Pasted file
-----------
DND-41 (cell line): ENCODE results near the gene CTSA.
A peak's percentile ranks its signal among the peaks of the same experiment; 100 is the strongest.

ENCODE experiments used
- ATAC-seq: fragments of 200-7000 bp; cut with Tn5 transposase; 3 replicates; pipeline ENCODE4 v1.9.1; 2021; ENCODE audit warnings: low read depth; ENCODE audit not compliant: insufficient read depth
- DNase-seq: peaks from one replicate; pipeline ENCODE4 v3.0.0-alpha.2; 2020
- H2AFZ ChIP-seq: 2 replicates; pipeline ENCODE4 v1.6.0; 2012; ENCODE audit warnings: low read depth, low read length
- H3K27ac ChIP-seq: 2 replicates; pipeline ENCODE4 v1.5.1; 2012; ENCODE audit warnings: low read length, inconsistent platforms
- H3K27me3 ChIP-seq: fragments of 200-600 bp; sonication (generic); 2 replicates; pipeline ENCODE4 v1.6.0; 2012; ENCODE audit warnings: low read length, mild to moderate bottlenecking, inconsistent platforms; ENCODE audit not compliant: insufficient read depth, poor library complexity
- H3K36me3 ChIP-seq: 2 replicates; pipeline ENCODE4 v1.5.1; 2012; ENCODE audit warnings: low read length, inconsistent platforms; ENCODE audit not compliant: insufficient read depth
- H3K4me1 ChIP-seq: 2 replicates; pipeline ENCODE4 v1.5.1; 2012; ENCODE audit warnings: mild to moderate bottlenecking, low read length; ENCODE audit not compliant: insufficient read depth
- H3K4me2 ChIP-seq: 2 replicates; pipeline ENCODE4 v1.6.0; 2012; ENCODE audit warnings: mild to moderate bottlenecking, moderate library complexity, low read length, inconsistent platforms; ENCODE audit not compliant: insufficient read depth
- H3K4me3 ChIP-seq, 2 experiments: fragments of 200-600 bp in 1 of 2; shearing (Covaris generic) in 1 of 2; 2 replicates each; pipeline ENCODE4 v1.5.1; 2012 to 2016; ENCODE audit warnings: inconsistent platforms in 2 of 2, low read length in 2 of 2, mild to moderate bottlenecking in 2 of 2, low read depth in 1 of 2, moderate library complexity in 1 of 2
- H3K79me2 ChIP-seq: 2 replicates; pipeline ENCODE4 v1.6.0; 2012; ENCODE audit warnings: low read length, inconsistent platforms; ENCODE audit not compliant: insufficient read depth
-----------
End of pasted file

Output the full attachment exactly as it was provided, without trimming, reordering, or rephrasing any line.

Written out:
DND-41 (cell line): ENCODE results near the gene CTSA.
A peak's percentile ranks its signal among the peaks of the same experiment; 100 is the strongest.

ENCODE experiments used
- ATAC-seq: fragments of 200-7000 bp; cut with Tn5 transposase; 3 replicates; pipeline ENCODE4 v1.9.1; 2021; ENCODE audit warnings: low read depth; ENCODE audit not compliant: insufficient read depth
- DNase-seq: peaks from one replicate; pipeline ENCODE4 v3.0.0-alpha.2; 2020
- H2AFZ ChIP-seq: 2 replicates; pipeline ENCODE4 v1.6.0; 2012; ENCODE audit warnings: low read depth, low read length
- H3K27ac ChIP-seq: 2 replicates; pipeline ENCODE4 v1.5.1; 2012; ENCODE audit warnings: low read length, inconsistent platforms
- H3K27me3 ChIP-seq: fragments of 200-600 bp; sonication (generic); 2 replicates; pipeline ENCODE4 v1.6.0; 2012; ENCODE audit warnings: low read length, mild to moderate bottlenecking, inconsistent platforms; ENCODE audit not compliant: insufficient read depth, poor library complexity
- H3K36me3 ChIP-seq: 2 replicates; pipeline ENCODE4 v1.5.1; 2012; ENCODE audit warnings: low read length, inconsistent platforms; ENCODE audit not compliant: insufficient read depth
- H3K4me1 ChIP-seq: 2 replicates; pipeline ENCODE4 v1.5.1; 2012; ENCODE audit warnings: mild to moderate bottlenecking, low read length; ENCODE audit not compliant: insufficient read depth
- H3K4me2 ChIP-seq: 2 replicates; pipeline ENCODE4 v1.6.0; 2012; ENCODE audit warnings: mild to moderate bottlenecking, moderate library complexity, low read length, inconsistent platforms; ENCODE audit not compliant: insufficient read depth
- H3K4me3 ChIP-seq, 2 experiments: fragments of 200-600 bp in 1 of 2; shearing (Covaris generic) in 1 of 2; 2 replicates each; pipeline ENCODE4 v1.5.1; 2012 to 2016; ENCODE audit warnings: inconsistent platforms in 2 of 2, low read length in 2 of 2, mild to moderate bottlenecking in 2 of 2, low read depth in 1 of 2, moderate library complexity in 1 of 2
- H3K79me2 ChIP-seq: 2 replicates; pipeline ENCODE4 v1.6.0; 2012; ENCODE audit warnings: low read length, inconsistent platforms; ENCODE audit not compliant: insufficient read depth